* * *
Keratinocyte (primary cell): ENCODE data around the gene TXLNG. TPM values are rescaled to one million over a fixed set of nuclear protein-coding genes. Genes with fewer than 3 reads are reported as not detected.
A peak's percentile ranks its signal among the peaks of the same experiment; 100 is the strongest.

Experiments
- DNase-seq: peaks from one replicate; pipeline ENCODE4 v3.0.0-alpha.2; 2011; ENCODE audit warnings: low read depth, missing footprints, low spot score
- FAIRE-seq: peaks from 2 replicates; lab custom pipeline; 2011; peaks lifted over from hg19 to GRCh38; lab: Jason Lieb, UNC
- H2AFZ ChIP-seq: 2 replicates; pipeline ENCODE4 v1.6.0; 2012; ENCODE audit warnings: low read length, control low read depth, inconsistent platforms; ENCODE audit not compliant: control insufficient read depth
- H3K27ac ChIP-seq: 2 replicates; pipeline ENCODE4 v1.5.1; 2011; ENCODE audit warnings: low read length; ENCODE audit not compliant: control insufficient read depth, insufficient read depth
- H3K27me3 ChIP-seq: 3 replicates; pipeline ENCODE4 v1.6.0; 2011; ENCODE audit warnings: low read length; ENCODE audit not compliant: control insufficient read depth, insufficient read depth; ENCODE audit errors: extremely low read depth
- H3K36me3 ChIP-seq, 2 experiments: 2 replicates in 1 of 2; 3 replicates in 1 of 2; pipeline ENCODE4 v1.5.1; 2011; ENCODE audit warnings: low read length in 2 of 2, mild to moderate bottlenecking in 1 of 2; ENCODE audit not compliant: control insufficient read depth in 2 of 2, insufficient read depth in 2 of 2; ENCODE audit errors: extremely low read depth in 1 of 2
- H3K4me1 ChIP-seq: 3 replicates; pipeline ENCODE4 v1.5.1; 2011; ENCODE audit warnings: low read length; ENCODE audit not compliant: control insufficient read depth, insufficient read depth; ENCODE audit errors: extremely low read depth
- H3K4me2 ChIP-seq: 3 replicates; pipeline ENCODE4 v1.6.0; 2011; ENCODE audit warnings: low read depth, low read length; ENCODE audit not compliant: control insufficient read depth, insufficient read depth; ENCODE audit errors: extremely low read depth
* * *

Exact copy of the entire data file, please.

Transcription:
Keratinocyte (primary cell): ENCODE data around the gene TXLNG. TPM values are rescaled to one million over a fixed set of nuclear protein-coding genes. Genes with fewer than 3 reads are reported as not detected.
A peak's percentile ranks its signal among the peaks of the same experiment; 100 is the strongest.

Experiments
- DNase-seq: peaks from one replicate; pipeline ENCODE4 v3.0.0-alpha.2; 2011; ENCODE audit warnings: low read depth, missing footprints, low spot score
- FAIRE-seq: peaks from 2 replicates; lab custom pipeline; 2011; peaks lifted over from hg19 to GRCh38; lab: Jason Lieb, UNC
- H2AFZ ChIP-seq: 2 replicates; pipeline ENCODE4 v1.6.0; 2012; ENCODE audit warnings: low read length, control low read depth, inconsistent platforms; ENCODE audit not compliant: control insufficient read depth
- H3K27ac ChIP-seq: 2 replicates; pipeline ENCODE4 v1.5.1; 2011; ENCODE audit warnings: low read length; ENCODE audit not compliant: control insufficient read depth, insufficient read depth
- H3K27me3 ChIP-seq: 3 replicates; pipeline ENCODE4 v1.6.0; 2011; ENCODE audit warnings: low read length; ENCODE audit not compliant: control insufficient read depth, insufficient read depth; ENCODE audit errors: extremely low read depth
- H3K36me3 ChIP-seq, 2 experiments: 2 replicates in 1 of 2; 3 replicates in 1 of 2; pipeline ENCODE4 v1.5.1; 2011; ENCODE audit warnings: low read length in 2 of 2, mild to moderate bottlenecking in 1 of 2; ENCODE audit not compliant: control insufficient read depth in 2 of 2, insufficient read depth in 2 of 2; ENCODE audit errors: extremely low read depth in 1 of 2
- H3K4me1 ChIP-seq: 3 replicates; pipeline ENCODE4 v1.5.1; 2011; ENCODE audit warnings: low read length; ENCODE audit not compliant: control insufficient read depth, insufficient read depth; ENCODE audit errors: extremely low read depth
- H3K4me2 ChIP-seq: 3 replicates; pipeline ENCODE4 v1.6.0; 2011; ENCODE audit warnings: low read depth, low read length; ENCODE audit not compliant: control insufficient read depth, insufficient read depth; ENCODE audit errors: extremely low read depth